Nigerian women in particular, immediately ask us for a rosary and the Bible. They nourish themselves on the word of God, they are more religious than we are. They live a terrible dichotomy. Maria would say to me: every morning before leaving my pavement I would ask the Lord for forgiveness. I knew that what I was doing was bad, but I also knew that that evening I would go back to it.
Tolstoi once said: prostitution existed before Moses and it existed after him. It will always exist. One cannot but note the truth of his first two affirmations. What should one reply to the third? Will there really always be prostitution?
There is voluntary prostitution and forced prostitution. They are two different things. In the former the woman uses her own body but the latter is slavery. A woman in the hands of traffickers gives her services 4,000 times to pay back her debt. In the end she is no longer herself. Africa cannot permit itself to destroy a generation of women. If it does so, an entire continent will die.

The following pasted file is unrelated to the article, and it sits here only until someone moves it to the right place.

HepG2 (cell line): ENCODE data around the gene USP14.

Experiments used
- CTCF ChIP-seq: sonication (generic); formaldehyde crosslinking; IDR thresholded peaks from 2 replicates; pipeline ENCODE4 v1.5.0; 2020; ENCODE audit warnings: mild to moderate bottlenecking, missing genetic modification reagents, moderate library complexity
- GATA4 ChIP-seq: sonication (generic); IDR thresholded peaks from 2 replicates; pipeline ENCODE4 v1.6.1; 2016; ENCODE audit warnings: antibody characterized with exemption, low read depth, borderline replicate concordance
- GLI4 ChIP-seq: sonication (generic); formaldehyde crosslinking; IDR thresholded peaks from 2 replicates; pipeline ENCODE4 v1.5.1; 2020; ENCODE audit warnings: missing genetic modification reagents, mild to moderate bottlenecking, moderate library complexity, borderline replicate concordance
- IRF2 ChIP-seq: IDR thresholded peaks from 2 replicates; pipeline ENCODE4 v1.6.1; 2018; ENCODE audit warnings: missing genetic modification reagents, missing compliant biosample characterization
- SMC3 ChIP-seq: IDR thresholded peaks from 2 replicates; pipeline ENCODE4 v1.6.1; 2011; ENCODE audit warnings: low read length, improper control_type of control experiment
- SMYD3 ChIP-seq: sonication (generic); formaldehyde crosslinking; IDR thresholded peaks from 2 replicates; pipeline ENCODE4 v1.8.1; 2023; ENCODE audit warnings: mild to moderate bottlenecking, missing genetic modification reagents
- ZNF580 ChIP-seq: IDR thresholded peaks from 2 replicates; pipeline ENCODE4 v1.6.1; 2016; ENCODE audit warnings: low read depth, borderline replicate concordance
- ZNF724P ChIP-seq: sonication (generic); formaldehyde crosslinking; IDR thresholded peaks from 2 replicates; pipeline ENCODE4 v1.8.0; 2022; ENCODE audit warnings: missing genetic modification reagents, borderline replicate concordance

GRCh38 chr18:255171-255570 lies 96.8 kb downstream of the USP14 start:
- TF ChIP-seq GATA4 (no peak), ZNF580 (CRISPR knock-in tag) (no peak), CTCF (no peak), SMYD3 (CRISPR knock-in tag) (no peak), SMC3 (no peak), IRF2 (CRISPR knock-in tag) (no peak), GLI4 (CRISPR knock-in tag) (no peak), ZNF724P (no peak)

Born in Bubbiano, Milan in 1939, Sr Eugenia Bonetti entered the Consolata Missionaries at the age of 23. She was sent to Kenya in 1967 where she remained for 24 years. On her return to Italy, she lived first in Turin and then in Rome, where she was put in charge of the Office of Trafficking, Women and Minors, of the Italian Union of Major Superiors. Among many other awards, in 2011 she received the recognition “Servitor pacis”, of the Path to Peace Foundation of the Holy See’s Permanent Mission to the United Nations.